Guidebook: Lake District Mountain Biking
3rd Jan 2007
Written by Chris Gore & Richard Staton
This is the 6th book in Vertebrate's mountain biking guide range in 2 years. That's seriously worrying for anybody else producing, or thinking of producing, mountain bike guides. Not only because of the number of guides, but because they are doing them well.
This guide to the Lakes is fatter than its predecessors (Dark Peak, White Peak, South West, and Yorkshire Dales South & North) with 205 pages, but importantly is still compact enough to take on a ride with you. The guides are actually small enough to fit in most pockets.
For me, the most important element of any guidebook is the orientation map which should invariably be inside the front cover or early in the book. In earlier versions of the Vertebrate guides the maps left a little to be desired, with the bare minimum of information. The Lakes guide is a good example of how to do it right. About 10 pages in is a double spread showing the whole area. It features an inset detailing where in the UK the Lake District is, useful for foreigners, and a table detailing each ride, its name, type, length and page, with a number cross referenced to the adjacent map. Perfect. I can look at this map and decide very quickly what sort of ride and where I fancy going for the day. Furthermore, the start of each section features a map for that area with the routes drawn to scale giving a really good visual indicator as to how long they are.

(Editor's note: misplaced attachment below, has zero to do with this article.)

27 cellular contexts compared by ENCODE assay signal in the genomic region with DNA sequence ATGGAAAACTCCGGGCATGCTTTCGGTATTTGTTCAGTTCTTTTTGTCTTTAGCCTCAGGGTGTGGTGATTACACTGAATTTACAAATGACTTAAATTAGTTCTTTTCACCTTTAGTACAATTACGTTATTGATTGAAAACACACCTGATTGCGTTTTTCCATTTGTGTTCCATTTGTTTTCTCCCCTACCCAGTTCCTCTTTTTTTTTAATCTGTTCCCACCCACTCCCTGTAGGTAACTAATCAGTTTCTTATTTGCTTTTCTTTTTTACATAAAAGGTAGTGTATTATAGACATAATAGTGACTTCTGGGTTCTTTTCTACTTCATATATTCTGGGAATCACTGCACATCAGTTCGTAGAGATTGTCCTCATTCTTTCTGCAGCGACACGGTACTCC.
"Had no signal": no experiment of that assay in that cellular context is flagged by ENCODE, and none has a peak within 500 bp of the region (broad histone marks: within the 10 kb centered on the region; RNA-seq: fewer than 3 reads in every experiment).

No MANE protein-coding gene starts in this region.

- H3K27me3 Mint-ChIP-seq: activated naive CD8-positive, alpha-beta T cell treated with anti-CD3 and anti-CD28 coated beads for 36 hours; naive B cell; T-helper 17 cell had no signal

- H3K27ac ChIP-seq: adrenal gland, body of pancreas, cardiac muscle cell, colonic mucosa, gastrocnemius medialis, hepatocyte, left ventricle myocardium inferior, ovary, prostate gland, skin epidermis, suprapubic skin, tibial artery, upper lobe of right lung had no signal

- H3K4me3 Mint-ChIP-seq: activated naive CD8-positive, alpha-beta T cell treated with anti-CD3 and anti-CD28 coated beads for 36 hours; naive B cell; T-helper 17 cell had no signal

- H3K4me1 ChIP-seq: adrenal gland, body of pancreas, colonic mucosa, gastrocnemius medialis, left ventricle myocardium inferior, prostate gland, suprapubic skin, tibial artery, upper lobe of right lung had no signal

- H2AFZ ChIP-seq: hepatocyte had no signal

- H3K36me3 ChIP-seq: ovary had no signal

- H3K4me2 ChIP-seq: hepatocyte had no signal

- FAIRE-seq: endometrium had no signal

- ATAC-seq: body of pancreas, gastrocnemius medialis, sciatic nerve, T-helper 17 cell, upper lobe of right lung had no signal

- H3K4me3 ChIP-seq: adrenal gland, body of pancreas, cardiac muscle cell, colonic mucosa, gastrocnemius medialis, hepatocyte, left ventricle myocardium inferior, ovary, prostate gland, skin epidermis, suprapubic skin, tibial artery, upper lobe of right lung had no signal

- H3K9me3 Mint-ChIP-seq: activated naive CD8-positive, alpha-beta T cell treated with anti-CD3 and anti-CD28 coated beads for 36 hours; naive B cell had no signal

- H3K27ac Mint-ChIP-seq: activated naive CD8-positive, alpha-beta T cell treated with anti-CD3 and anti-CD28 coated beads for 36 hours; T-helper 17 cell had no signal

The big change from the earlier guides to this one (and the Yorkshire Dales edition) is the individual route maps. Initially they were based on Ordnance Survey and portrayed a relatively small amount of information. Vertebrate have switched to Harvey Maps and gone for the full monty. Each map is effectively a sub-section of a fully blown walkers map. However, despite giving a wealth of information they don't have a scale included which is mildly irritating.
With each route description is a profile showing how much height is gained and lost and how steeply, distance, start and finish points, parking, pubs and cafes, an introduction selling the ride, a detailed description, written directions, a map and some photos. Also included, where relevant, is a bit at the end explaining how you can extend things to make a day of it. A nice touch.
The four sections are split by type rather than location, into Classics (10), Epics (7), Enduros (7) and the very sinister sounding Killers (3). There are also a couple of sections on the best downhill runs and singletracks. The 27 routes range in length from 12 to 60km.
The quality doesn't really need commenting on as it is a Vertebrate production. There are plenty of inspiring colour photos, the routes look excellent and the design is top notch. One point worth noting is the increase in the number of adverts gracing the pages. Importantly though, the back cover is free of them, featuring information about the guide, as all guides should do.
It is priced £15.95, and well worth it.
Reviewed by Matt Heason on behalf of planetFear